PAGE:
Gatchalian’s Senate Bill 1579 or the 21st Century School Boards Act amends Republic Act 7160 or the Local Government Code of 1991 to involve more stakeholders in local school boards to increase their functions and encourage every member of the local community in basic education governance.

The measure also mandates local school boards to introduce interventions for continued learning delivery in times of calamities and emergencies that disrupt classes.

“We want to strengthen local school boards as they are our partners in meeting the needs of our teachers and students. This is one step to involve the community more in giving quality education to our youth,” he said.

Go said he recognized the need for local government units to maximize resources in order to prepare their local educational institutions to quickly adapt to the DepEd policy of “blended learning” due to the COVID pandemic.

He also proposed to the education sector to innovate ways on how to conduct teaching and learning while adhering to physical distancing protocols.

Go welcomed the offer of state-owned Intercontinental Broadcasting Corp. (IBC-13) to use its network as a remote learning platform. However, he said that in order to successfully implement blended learning, it is essential to provide schools the necessary equipment and school supplies to adopt new techniques.

The Teachers’ Dignity Coalition (TDC), welcomed the issuance of instructions by the DepEd on the appeal of tutors to extend the work from home (WFH) scheme for public school teachers.

Benjo Basas, TDC national chairperson and a Caloocan City public school teacher, said that Education Undersecretary Jesus Lorenzo Mateo has issued initial instructions to regional directors to clarify the implementation of the DepEd Order No. 11, series 2020, the same order assailed by the TDC in its appeal to Secretary Briones.

DepEd Order No.11 had reportedly instructed public school teachers to start reporting for work in public schools by June 22.

TDC said that in the instructions, Mateo, citing escalating concerns of their personnel, ordered regional offices to clarify the “WFH arrangement is still highly recommended” and the “DepEd Order No. 11 does not encourage physical reporting.”

“It only proves that the order resulted in confusion especially on how it will be implemented in the field,” Basas said.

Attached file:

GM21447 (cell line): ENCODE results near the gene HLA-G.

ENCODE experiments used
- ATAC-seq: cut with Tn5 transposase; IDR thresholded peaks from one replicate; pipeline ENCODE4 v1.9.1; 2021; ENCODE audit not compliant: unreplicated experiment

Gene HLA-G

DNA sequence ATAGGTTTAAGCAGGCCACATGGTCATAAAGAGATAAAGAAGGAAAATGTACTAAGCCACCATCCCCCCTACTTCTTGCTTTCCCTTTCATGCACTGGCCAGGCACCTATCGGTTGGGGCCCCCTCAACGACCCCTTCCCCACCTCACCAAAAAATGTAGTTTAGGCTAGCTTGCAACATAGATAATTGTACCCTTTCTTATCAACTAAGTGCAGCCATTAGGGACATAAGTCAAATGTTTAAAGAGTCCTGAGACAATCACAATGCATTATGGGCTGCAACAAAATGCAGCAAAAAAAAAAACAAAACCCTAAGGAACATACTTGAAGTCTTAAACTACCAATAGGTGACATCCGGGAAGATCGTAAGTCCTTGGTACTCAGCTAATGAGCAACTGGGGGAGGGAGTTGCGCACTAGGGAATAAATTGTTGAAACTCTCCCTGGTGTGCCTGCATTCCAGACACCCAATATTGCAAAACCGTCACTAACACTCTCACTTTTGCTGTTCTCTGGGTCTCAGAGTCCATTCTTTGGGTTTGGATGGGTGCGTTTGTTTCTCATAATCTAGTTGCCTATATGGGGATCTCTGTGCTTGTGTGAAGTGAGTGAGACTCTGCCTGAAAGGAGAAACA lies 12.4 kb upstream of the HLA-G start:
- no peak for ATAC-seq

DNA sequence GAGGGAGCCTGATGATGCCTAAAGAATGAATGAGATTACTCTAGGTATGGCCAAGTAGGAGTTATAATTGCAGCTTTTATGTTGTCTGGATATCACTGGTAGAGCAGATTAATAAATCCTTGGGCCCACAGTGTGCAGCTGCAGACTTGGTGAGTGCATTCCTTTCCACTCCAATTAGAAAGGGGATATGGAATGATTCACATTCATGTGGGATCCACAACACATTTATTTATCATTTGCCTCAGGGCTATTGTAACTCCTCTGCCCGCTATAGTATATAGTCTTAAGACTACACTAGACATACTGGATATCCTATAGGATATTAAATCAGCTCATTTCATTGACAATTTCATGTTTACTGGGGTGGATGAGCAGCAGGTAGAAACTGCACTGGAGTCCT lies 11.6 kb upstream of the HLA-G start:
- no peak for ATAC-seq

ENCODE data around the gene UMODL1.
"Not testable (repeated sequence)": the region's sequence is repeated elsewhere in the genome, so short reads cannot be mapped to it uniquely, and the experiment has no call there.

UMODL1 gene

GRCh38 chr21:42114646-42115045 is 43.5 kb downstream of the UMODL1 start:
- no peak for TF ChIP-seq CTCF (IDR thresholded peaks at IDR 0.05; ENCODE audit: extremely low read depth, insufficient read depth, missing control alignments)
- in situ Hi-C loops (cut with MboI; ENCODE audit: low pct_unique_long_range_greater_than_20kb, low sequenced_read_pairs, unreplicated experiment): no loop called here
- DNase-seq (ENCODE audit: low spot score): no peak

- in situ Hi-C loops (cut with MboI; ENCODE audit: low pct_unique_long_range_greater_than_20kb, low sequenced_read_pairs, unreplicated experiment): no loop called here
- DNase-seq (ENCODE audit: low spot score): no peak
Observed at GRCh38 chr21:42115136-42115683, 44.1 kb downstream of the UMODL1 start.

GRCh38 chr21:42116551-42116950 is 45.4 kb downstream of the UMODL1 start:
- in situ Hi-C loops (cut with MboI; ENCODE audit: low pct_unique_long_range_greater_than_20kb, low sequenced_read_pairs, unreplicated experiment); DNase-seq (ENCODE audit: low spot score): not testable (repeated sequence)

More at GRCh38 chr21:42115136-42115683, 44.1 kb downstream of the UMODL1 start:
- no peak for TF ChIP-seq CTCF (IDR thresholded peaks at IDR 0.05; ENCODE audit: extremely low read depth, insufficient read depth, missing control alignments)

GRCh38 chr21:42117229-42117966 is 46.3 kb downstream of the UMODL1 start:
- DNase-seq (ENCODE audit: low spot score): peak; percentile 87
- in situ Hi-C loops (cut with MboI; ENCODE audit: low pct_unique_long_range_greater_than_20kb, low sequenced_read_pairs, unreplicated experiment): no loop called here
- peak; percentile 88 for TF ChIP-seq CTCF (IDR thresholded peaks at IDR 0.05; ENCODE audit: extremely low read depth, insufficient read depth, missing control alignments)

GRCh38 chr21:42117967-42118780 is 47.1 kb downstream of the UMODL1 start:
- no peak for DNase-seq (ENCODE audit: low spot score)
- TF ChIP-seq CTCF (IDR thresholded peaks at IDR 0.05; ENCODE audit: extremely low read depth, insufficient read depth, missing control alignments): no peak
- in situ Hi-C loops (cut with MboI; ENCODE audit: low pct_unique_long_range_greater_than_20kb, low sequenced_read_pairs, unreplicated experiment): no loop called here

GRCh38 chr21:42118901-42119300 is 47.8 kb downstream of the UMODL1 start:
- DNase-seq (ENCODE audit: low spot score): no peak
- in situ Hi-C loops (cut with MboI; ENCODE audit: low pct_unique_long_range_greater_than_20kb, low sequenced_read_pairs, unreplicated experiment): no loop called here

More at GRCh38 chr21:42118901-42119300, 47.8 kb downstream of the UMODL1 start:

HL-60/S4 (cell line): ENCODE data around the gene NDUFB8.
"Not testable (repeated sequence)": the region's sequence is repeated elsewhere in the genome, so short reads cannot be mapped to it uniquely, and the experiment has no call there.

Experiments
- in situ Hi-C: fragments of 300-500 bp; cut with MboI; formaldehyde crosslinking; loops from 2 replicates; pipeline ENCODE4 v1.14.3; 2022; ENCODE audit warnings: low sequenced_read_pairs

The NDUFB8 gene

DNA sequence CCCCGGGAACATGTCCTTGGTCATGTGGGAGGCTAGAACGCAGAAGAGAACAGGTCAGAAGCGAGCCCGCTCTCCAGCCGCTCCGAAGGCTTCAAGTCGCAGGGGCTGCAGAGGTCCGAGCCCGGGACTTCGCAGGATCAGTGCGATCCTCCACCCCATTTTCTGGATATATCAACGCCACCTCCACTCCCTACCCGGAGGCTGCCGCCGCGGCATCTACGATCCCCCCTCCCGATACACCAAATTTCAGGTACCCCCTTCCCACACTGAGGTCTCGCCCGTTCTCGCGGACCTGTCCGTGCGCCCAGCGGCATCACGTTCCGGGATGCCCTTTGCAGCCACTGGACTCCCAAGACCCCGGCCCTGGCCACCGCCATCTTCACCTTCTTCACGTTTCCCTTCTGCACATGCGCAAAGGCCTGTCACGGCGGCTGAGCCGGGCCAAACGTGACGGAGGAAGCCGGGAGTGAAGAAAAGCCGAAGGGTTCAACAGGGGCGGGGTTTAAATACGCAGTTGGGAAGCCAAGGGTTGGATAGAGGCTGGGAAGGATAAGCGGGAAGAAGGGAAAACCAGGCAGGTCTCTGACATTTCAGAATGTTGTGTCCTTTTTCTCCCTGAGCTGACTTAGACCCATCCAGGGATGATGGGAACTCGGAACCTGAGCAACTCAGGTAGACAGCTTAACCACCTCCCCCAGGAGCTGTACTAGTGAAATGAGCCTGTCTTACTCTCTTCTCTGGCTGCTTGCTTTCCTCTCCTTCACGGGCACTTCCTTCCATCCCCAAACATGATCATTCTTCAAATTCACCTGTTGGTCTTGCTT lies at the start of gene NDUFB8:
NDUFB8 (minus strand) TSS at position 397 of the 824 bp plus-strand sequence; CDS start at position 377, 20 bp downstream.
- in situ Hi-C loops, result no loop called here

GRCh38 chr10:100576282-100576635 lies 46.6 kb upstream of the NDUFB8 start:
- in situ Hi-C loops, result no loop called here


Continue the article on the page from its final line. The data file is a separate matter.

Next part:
Parents’ crash course

In pushing for virtual education amid the global pandemic, the DepEd should also consider the reality that parents of students would also need a crash course on online learning.

“Since parents will be the de facto teachers under the distance learning method, I hope the DepEd has also considered teaching the parents so they are aware of their roles under the new system,” Rizal Rep. Fidel Nograles reminded the DepEd leadership.

He urged Secretary Briones to find ways to educate parents on the method especially since not all parents are tech-savvy and have been used to old-fashioned way of learning.

He recognized that there are many unique challenges under the new method, especially for parents.

Under the proposed setup, parents would be forced to split their time between their jobs and their children’s schooling which may be done mostly at home.

The education department reported that as of June 16, about 11.3 million students have registered via the remote or virtual enrollment system for both public and private schools in the basic education level.

Of this number, around 10.9 million learners are enrolled in public schools, while 355,045 have registered in private schools.

Deputy Speaker Mujiv Hataman urged DepEd to be more innovative in times of crisis like this pandemic, saying students can learn through a “hybrid” setup.

He called on the national government to use the time before the reopening of classes to “prepare both public and private schools for the new education normal and come up with a blended and hybrid plan for students of all needs.” Rainier Allan Ronda, Delon Porcalla, Paolo Romero